Objectives. The precise epidemiology of childhood pneumonia remains poorly defined. Accurate and prompt etiologic diagnosis is limited by inadequate clinical, radiologic, and laboratory diagnostic methods. The objective of this study was to determine as precisely as possible the epidemiology and morbidity of community-acquired pneumonia in hospitalized children.
Methods. Consecutive immunocompetent children hospitalized with radiographically confirmed lower respiratory infections (LRIs) were evaluated prospectively from January 1999 through March 2000. Positive blood or pleural fluid cultures or pneumolysin-based polymerase chain reaction assays, viral direct fluorescent antibody tests, or viral, mycoplasmal, or chlamydial serologic tests were considered indicative of infection by those organisms. Methods for diagnosis of pneumococcal pneumonia among study subjects were published by us previously. Selected clinical characteristics, indices of inflammation (white blood cell and differential counts and procalcitonin values), and clinical outcome measures (time to defervescence and duration of oxygen supplementation and hospitalization) were compared among groups of children.
Results. One hundred fifty-four hospitalized children with LRIs were enrolled. Median age was 33 months (range: 2 months to 17 years). A pathogen was identified in 79% of children. Typical respiratory bacteria were identified in 60% (of which 73% were Streptococcus pneumoniae), viruses in 45%, Mycoplasma pneumoniae in 14%, Chlamydia pneumoniae in 9%, and mixed bacterial/viral infections in 23%. Preschool-aged children had as many episodes of atypical bacterial LRIs as older children. Children with typical bacterial or mixed bacterial/viral infections had the greatest inflammation and disease severity. Multivariate logistic-regression analyses revealed that high temperature (≥38.4°C) within 72 hours after admission (odds ratio: 2.2; 95% confidence interval: 1.4–3.5) and the presence of pleural effusion (odds ratio: 6.6; 95% confidence interval: 2.1–21.2) were significantly associated with bacterial pneumonia.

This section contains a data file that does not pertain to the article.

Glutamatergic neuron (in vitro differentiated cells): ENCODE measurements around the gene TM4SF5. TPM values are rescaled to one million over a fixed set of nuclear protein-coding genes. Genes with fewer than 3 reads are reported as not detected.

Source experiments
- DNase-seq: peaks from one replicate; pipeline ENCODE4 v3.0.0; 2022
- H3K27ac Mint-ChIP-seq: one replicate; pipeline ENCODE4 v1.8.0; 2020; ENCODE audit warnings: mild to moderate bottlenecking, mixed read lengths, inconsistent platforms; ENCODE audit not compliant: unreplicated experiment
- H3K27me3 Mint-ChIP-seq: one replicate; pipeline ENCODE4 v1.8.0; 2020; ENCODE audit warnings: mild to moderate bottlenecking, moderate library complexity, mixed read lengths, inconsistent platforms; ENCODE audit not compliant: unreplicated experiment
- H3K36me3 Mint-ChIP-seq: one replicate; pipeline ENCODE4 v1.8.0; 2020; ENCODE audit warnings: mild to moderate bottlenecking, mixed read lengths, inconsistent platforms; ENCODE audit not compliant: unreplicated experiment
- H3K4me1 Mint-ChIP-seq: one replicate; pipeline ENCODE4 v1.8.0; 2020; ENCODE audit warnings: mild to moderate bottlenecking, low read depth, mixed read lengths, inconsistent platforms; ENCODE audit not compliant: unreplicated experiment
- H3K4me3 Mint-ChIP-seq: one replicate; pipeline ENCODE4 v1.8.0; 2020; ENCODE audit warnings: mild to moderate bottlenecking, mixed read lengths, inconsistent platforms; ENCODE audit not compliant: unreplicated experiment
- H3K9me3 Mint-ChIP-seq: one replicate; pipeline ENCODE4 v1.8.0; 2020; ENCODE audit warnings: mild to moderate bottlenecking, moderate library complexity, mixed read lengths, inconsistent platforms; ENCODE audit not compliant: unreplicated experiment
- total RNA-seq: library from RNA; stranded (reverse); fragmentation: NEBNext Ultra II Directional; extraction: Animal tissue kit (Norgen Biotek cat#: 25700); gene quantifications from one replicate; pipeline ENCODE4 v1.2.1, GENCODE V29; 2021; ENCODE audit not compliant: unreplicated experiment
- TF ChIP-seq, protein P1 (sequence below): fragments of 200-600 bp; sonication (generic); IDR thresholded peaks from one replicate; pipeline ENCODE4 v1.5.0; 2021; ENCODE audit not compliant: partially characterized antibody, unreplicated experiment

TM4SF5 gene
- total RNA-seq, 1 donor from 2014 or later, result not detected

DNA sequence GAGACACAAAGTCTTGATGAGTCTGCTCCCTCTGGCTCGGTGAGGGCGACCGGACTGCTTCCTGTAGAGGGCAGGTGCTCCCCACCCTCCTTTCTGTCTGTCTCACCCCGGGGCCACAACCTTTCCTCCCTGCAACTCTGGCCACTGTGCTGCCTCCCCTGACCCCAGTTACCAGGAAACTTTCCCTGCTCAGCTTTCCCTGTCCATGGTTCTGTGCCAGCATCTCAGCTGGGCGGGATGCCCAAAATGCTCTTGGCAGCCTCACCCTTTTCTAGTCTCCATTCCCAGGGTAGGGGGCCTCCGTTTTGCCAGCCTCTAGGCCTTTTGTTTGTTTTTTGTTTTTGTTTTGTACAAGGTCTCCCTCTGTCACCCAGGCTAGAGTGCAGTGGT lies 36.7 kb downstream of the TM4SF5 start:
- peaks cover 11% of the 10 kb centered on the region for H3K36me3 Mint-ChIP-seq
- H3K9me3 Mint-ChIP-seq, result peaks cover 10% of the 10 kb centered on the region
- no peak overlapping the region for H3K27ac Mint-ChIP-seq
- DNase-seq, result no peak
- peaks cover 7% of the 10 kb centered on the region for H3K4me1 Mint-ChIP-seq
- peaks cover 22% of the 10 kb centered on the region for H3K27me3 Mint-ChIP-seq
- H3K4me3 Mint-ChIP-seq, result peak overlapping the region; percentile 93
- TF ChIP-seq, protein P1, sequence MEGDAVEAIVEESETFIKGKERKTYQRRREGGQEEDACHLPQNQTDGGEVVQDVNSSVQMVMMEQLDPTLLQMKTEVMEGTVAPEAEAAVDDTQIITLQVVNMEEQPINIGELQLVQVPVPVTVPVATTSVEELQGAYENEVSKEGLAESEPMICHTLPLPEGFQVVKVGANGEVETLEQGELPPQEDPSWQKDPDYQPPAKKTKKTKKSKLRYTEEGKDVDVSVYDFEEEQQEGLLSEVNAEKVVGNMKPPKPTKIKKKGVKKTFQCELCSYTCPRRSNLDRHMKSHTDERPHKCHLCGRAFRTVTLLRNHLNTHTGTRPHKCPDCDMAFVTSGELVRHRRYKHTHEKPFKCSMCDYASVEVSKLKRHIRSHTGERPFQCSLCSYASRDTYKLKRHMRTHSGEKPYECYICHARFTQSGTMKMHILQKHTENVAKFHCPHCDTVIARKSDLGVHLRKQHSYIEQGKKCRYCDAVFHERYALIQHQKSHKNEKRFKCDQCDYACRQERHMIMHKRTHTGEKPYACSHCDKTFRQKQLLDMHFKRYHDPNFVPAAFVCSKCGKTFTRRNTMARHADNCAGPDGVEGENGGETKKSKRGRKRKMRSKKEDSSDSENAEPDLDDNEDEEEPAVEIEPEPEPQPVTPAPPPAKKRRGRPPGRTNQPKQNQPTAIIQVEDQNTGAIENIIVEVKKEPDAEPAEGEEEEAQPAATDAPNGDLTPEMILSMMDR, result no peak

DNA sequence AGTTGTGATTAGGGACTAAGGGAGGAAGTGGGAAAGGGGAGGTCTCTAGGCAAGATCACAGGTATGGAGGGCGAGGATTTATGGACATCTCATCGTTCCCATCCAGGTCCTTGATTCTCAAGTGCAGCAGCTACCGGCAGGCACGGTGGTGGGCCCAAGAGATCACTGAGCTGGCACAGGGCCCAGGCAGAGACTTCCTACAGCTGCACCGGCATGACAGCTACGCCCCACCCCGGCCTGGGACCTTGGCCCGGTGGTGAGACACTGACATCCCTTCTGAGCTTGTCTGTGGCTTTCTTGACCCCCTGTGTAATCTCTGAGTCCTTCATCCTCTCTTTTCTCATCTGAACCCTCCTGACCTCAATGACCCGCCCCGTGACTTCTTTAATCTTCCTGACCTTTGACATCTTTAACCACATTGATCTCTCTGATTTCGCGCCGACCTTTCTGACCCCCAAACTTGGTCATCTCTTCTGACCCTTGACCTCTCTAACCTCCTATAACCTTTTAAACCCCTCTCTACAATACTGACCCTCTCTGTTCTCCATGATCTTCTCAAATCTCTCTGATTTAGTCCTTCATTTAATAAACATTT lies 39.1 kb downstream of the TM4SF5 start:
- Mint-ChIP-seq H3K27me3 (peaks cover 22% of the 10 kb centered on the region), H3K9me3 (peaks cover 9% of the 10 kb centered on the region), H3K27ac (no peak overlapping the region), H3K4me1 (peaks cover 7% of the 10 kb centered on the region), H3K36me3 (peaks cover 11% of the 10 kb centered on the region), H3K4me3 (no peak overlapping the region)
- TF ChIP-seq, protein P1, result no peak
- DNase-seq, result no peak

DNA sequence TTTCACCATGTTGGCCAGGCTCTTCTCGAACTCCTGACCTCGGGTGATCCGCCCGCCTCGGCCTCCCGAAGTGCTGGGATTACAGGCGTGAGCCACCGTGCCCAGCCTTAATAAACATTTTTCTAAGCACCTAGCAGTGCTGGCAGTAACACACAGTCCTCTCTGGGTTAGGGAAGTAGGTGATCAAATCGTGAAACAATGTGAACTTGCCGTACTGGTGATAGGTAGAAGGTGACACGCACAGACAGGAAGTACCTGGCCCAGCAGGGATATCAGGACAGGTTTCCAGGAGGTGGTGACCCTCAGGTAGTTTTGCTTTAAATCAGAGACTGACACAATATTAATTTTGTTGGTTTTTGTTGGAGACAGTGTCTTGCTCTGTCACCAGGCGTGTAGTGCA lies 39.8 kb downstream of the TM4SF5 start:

Conclusions. This study used an expanded diagnostic armamentarium to define the broad spectrum of pathogens that cause pneumonia in hospitalized children. The data confirm the importance of S pneumoniae and the frequent occurrence of bacterial and viral coinfections in children with pneumonia. These findings will facilitate age-appropriate antibiotic selection and future evaluation of the clinical effectiveness of the pneumococcal conjugate vaccine as well as other candidate vaccines.